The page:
Hart has had to play the outfield more since the Mariners traded for designated hitter Kendrys Morales on July 24, and he says that extra time exposed the lingering issue of knees that underwent a pair of microfracture surgeries that forced him to miss all of last year with the Brewers.
"It's nice to be back and part of a competitive team, and I love the group," Hart said. "But I think I was trying to give myself false hope. The legs were never there. Hopefully, they get back sooner than later. I'd love to come back pretty quick and be competitive, but right now, I'm not competitive and that's because I haven't had the legs to help me. Hopefully, these guys get it fixed pretty quick."
Hart, a two-time National League All-Star, signed a one-year, $6 million deal with the Mariners, who hoped his bat could help a club that needed right-handed help. But he's hit .203/.278/.314 with five home runs and 20 RBIs in 58 games this season, including .194 with three doubles and three RBIs in 21 games since returning from a strained left hamstring.
Hart said the tipping point came when he crashed into the right-field wall trying to catch a deep drive on Thursday in Cleveland.
"I woke up feeling pretty bad, but I still wanted to play," Hart said. "It's been going on for a little bit. My legs, when I play the field, the next day is really rough. I kept trying to fight it, but it got to the point where I was tired of hitting balls and they weren't going anywhere because I don't have legs. That just kind of put it over the top. I probably shouldn't have played yesterday, but I was still trying to find it."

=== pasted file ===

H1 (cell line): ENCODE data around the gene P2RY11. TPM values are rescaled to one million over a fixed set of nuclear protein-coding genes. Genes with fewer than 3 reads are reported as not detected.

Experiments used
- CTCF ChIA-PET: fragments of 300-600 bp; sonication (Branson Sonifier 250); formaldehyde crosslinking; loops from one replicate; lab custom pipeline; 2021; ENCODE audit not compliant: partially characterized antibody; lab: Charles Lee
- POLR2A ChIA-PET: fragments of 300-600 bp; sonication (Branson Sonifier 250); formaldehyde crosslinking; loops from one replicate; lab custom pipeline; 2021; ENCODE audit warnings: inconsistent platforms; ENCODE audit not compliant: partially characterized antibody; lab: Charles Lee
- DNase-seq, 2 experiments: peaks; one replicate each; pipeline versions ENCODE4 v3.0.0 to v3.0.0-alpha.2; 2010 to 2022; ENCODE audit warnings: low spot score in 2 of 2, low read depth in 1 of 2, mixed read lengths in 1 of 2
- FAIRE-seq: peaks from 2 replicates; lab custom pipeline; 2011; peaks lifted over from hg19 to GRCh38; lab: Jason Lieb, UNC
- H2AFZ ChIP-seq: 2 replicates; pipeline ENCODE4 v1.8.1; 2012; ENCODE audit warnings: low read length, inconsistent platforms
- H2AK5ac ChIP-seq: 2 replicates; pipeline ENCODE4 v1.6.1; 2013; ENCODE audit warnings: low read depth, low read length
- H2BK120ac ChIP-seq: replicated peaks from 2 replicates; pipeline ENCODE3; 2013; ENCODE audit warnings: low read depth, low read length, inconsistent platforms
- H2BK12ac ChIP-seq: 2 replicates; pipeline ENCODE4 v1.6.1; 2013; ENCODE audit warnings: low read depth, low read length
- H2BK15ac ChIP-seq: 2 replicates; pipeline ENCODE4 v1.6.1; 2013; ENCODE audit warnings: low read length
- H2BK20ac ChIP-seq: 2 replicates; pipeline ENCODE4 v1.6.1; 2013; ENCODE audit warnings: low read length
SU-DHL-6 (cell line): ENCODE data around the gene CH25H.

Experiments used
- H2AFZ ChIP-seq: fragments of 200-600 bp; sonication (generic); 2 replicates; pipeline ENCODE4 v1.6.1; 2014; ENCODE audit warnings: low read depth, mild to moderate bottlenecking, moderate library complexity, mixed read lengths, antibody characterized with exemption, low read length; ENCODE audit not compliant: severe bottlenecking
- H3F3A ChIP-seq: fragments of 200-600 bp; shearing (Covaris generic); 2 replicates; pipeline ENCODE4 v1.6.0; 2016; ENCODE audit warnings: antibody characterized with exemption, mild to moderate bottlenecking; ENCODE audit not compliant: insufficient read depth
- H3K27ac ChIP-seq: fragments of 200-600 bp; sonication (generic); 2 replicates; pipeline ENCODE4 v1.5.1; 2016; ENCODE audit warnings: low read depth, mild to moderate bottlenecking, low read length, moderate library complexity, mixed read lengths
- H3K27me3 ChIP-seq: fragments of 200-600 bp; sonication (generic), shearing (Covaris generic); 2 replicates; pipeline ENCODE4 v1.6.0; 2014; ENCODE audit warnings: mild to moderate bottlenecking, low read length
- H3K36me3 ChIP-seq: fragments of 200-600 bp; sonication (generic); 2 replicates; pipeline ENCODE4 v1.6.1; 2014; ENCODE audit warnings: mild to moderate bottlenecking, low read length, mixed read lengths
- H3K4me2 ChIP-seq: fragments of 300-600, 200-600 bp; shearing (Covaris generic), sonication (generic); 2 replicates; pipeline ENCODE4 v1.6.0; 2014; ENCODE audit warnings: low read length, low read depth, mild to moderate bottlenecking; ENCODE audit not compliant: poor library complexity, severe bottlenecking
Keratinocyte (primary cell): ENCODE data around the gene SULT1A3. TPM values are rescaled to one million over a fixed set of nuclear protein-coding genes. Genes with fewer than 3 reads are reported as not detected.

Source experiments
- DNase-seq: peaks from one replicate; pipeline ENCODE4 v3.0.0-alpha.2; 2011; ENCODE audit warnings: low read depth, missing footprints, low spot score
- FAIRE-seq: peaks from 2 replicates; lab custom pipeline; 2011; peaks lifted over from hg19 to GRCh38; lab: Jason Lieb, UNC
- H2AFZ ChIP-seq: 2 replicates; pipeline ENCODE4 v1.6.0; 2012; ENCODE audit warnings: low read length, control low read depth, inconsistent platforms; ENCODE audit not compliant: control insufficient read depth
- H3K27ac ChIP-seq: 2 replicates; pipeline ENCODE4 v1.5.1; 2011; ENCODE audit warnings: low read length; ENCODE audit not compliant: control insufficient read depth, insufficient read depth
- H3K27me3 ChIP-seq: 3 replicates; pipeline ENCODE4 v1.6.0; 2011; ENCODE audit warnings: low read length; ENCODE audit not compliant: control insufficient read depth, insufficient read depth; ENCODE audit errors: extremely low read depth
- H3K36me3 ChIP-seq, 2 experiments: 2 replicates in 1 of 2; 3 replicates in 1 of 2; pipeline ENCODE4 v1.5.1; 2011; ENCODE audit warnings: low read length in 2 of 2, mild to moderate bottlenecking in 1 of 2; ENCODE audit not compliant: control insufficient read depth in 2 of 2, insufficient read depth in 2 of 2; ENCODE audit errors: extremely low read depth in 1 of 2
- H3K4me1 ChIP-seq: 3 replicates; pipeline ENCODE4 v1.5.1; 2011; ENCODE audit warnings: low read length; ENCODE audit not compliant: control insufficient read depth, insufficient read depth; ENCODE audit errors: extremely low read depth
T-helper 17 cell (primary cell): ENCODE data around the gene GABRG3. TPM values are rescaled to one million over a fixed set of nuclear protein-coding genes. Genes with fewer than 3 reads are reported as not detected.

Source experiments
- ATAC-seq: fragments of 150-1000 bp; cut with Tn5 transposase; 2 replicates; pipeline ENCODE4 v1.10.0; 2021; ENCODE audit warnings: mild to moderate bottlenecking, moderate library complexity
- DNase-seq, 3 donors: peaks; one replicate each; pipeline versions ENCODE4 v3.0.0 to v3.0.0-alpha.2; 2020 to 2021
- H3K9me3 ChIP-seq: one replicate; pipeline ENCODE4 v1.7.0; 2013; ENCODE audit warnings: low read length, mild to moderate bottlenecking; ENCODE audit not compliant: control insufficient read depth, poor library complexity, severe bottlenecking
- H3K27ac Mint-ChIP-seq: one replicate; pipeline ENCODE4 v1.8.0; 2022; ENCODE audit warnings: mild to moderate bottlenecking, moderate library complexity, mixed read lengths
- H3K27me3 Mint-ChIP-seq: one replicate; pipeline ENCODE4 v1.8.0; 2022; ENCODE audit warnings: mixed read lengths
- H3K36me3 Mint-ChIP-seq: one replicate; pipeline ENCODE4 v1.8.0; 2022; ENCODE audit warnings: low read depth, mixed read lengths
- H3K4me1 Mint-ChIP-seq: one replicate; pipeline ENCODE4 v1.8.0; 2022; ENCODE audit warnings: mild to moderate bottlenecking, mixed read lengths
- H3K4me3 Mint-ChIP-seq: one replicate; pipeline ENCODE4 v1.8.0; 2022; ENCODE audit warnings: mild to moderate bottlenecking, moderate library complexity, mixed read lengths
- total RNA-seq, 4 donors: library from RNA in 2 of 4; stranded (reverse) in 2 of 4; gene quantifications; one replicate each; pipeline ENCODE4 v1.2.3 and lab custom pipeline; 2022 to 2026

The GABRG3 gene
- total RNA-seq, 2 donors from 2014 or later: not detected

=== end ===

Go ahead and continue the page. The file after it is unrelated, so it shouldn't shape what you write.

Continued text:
Hart had a long conversation with manager Lloyd McClendon after his 0-for-4 outing in Friday's 2-1 loss to the Orioles, and the club placed him on the DL on Saturday.
"From what he was saying, that play in right field in Cleveland where he fell awkwardly hurt it pretty good," McClendon said. "He didn't really say anything. He wanted to stay in the lineup. But yesterday, he hit a ball right on the nose to center field and realized he had no legs under him. He went in and talked to the trainers and this is probably the best course of action for him.
"He really didn't complain until last night," McClendon said. "He's a proud guy. He probably just figured he couldn't go any further."
Hart's playing time figured to diminish with the arrival of Morales and a pair of outfielders in Austin Jackson and Chris Denorfia prior to Thursday's non-waiver Trade Deadline. Those players were acquired in large part because of the club's need for right-handed hitters, which Hart still would love to provide as well if he can get healthy.
"I feel like I should be back," Hart said. "I know there's only two months left, so I'd love to get back and be competitive for the last month. But I don't want to come back and be doing what I've been doing. I want to make sure when I get back that I'm 100 percent.
"I think I just came back too quick and tried to overdo it. I think playing the field made it worse for me. DH was OK, but getting on the field was a little too much for me. I tried to act like it wasn't, but it just was."
The club was going to need to open a roster spot for Paxton regardless, as the lefty came off the 60-day DL, and McClendon said Hart's situation made that decision easier.
The Mariners will stay for now with a 13-man pitching staff, including an eight-man bullpen that has been outstanding.
"It has been a strength, and we've got an opportunity to keep it intact," McClendon said. "But I'm not sure how long that's going to last because we have Interleague Play coming up [when the Mariners travel to Philadelphia on Aug. 18], and we'll have to do something at that point."
Right-handed pitcher Blake Beavan was outrighted to Triple-A Tacoma to make room for Paxton on the 40-man roster. Beavan has been pitching for Tacoma the last few weeks after coming off the 60-day DL with a strained right shoulder. He cleared waivers and will remain with the Rainiers but is no longer on the 40-man roster.